It must have been my first day because I asked Viet to take me to an internet cafe so I could write home to say that I had arrived safely in Hanoi. It was sweltering and he took me to a tiny internet cafe where we squeezed between the chairs to the two remaining computers at the back. The weak air conditioning had little effect with all those bodies in such a narrow space; the strong fans helped more. Suddenly the heavens outside opened and let loose a storm like I have never seen. I was alarmed but no one else batted an eye at what is in fact a daily occurence during this wet season. The streets flooded in a matter of minutes and I was without a raincoat. After waiting in vain for a few minutes Viet found a way for us to hop from awning to awning down the street until we succeeded in picking up a cheap plastic raincoat and a couple of caramel puddings which we ate in a little tile floored storefront open to a sheets of pounding rain.
Upstairs at Cafe Nang with Dat
Dat introduced me to Cafe Nang and it will always be linked to him in my memory. Dat is one of the proudest Hanoians I know. It's unusual for such a young man to have such a passion for the history and traditions of his city. When he would walk through the Old Quarter it was always as if he was discovering the streets for the first time. He took it upon himself to show me the quirkiest little joints hidden down alleyways and up secret staircases, and Cafe Nang was one of my favourites. He showed me the little marble staircase at the back of the cafe. It always felt so Alice in Wonderland squeezing our way up, passing through a tiny ancient kitchen lined with drip coffee filters, to a little room littered with the cracked shells of red watermelon seed shells. There we would drink nau da and watch the drama that is the meeting of Hang Bac and Hang Be. With Dat I felt I had been let in on a secret world, a world of street vendors, plastic stools, and cafes with broken plaster that had not been painted since the French pulled out.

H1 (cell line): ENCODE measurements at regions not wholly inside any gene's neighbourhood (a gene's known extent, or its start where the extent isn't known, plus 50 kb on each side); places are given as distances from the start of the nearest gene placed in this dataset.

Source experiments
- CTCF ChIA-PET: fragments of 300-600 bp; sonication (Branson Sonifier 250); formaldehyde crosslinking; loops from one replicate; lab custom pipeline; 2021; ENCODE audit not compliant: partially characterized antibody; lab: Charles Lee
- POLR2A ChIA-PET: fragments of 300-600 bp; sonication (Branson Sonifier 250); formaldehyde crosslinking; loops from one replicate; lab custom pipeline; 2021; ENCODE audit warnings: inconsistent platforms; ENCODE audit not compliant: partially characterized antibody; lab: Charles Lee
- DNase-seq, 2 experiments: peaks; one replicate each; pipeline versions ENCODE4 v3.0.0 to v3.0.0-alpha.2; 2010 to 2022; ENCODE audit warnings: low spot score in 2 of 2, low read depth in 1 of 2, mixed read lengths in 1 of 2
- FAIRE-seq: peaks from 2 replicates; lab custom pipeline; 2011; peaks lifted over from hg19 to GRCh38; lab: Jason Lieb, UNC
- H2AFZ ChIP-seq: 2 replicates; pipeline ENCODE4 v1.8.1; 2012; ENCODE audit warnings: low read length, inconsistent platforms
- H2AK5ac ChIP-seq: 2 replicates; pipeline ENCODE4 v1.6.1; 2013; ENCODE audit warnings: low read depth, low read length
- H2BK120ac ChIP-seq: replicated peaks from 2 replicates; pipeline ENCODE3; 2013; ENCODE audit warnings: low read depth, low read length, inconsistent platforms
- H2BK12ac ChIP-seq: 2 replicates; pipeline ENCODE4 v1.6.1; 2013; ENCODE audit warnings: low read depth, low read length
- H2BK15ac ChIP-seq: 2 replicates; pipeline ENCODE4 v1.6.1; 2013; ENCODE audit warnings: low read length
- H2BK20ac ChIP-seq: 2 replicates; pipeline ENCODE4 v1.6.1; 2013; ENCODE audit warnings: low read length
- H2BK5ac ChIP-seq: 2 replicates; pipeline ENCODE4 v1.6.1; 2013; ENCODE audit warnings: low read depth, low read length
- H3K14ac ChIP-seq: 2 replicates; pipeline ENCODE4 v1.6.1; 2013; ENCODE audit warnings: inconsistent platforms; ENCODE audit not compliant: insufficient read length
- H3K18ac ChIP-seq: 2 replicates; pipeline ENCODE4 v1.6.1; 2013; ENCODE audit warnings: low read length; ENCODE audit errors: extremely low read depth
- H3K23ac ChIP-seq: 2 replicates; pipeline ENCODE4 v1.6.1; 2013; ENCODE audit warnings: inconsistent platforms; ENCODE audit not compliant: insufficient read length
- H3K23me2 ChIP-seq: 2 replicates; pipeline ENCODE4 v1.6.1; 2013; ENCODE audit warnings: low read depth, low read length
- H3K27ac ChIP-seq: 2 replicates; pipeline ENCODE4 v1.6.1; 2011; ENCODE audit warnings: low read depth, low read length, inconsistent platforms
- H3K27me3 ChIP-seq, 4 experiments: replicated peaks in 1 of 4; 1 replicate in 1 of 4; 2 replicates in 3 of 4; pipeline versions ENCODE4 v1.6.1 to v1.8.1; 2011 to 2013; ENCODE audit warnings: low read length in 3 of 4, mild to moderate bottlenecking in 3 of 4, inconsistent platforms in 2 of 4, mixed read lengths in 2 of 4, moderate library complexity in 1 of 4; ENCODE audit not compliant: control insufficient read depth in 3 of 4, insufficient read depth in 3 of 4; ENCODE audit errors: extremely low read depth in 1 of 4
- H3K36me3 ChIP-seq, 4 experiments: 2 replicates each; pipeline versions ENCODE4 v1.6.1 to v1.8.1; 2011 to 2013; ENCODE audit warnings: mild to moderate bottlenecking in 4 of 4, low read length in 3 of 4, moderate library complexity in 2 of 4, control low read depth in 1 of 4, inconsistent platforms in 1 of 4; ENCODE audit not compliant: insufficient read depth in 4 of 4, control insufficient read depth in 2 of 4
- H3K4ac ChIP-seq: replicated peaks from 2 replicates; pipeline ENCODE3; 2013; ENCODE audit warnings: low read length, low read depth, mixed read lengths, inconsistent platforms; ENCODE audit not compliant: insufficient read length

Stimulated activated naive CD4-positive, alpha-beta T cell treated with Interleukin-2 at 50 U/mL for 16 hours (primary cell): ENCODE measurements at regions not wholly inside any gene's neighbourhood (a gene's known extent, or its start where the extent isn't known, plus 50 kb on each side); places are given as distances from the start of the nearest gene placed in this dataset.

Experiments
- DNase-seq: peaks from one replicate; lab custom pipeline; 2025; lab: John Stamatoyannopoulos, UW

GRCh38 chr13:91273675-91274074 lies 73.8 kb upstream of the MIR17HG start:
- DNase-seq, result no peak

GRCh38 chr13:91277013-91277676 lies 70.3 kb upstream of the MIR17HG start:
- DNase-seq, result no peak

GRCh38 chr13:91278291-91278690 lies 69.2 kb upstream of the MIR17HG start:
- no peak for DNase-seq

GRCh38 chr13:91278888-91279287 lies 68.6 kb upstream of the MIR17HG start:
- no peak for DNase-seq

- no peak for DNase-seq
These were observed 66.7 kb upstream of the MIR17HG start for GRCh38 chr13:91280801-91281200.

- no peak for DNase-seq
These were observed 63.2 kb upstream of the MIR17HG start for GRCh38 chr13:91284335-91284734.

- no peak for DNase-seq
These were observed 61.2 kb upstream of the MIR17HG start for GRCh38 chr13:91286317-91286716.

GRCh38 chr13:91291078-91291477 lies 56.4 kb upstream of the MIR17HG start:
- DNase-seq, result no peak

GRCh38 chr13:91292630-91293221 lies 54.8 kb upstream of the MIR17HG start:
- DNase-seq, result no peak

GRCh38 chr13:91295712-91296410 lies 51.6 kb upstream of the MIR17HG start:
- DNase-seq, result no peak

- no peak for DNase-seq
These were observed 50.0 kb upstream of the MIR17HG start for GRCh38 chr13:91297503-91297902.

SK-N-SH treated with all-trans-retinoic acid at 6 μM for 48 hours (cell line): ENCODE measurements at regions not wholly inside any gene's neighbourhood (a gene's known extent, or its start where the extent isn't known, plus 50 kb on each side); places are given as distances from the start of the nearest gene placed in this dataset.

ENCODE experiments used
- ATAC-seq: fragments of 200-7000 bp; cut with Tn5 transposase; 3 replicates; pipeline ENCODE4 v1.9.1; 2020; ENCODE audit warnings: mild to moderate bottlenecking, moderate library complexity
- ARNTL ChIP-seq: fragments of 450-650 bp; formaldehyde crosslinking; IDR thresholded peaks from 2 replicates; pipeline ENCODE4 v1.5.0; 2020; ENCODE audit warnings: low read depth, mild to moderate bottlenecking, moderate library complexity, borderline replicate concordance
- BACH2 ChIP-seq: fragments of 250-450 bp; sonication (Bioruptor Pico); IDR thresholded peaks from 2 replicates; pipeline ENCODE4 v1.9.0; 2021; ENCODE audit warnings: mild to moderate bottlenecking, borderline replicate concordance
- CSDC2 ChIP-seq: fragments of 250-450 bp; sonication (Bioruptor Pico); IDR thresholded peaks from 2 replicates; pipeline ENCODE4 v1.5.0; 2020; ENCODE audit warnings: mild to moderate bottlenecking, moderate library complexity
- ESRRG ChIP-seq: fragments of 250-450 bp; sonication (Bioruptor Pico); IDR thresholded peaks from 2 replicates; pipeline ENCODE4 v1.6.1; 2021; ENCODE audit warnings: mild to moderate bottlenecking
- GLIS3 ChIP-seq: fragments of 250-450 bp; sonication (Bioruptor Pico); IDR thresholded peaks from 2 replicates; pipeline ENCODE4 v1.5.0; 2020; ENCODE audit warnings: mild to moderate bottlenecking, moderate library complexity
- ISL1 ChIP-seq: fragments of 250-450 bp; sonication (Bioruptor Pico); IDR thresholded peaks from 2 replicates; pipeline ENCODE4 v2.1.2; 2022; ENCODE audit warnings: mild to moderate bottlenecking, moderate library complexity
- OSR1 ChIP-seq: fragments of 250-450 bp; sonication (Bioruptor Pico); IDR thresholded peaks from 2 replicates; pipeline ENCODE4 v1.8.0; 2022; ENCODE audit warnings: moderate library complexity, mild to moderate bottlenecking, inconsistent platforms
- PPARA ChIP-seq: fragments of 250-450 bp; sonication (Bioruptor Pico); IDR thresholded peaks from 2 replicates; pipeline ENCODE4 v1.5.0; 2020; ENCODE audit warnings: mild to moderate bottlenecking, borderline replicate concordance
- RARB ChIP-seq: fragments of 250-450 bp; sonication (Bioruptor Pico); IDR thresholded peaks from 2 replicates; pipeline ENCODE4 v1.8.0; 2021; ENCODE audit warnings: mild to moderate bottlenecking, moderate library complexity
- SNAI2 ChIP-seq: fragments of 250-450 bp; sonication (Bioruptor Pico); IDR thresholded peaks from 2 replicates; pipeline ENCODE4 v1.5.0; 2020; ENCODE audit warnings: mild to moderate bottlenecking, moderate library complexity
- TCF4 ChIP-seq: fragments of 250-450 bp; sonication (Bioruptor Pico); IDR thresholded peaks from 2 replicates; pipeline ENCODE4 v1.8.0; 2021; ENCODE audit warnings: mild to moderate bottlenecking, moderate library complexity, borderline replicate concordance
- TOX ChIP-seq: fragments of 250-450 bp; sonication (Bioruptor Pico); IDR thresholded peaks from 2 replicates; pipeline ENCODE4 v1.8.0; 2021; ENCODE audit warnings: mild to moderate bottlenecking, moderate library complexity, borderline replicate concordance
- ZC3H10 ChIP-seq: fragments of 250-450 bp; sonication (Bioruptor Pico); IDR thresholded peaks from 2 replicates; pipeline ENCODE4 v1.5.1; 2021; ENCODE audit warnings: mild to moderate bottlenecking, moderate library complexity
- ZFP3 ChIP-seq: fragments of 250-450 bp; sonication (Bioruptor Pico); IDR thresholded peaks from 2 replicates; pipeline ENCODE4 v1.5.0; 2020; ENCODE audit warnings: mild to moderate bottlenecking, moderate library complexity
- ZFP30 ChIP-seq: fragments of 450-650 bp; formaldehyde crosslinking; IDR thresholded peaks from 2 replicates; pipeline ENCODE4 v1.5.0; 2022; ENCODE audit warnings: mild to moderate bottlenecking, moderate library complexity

I was usually the last to be informed of the gatherings at my house. Vo Thi Sau became the Group clubhouse and I was always happy to oblige. The doorbell would ring and there would be a pod of bikes outside in the lane waiting to turn my front room into a parking lot. The guys would deposit a pile of shoes at the foot of the stairs in my kitchen and head upstairs to my living room. Someone would bring a bag of fruit to be carved up and devoured. Hardly anyone would drink a drop. My furniture always seemed to be an awkward imposition. Instead they would throw the cushions on the floor and pile on, curling up, leaning on each other, limbs all overlapping. Like a litter of kittens I thought.
Viet, Hung and I found ourselves out across town with only one motobike. It's supposed to be illegal to ride with more than two but it's a common sight and we piled on anyway. Hung drove, I rested my head on the back of his neck, and Viet sat snuggly behind me. Motobikes afford a kind of intimacy amidst chaos, and there is a powerful feeling to this paradox. I have many fond memories of conversations with Viet while we rode slowly around the city late at night with my chin on his shoulder. Then there is the physical intimacy; doubling on bikes is in fact a form of public spooning. During this particular ride I felt a supreme happiness. I surrendered to the warmth and care of two of my best friends, embraced in this little corner of Vietnamese life.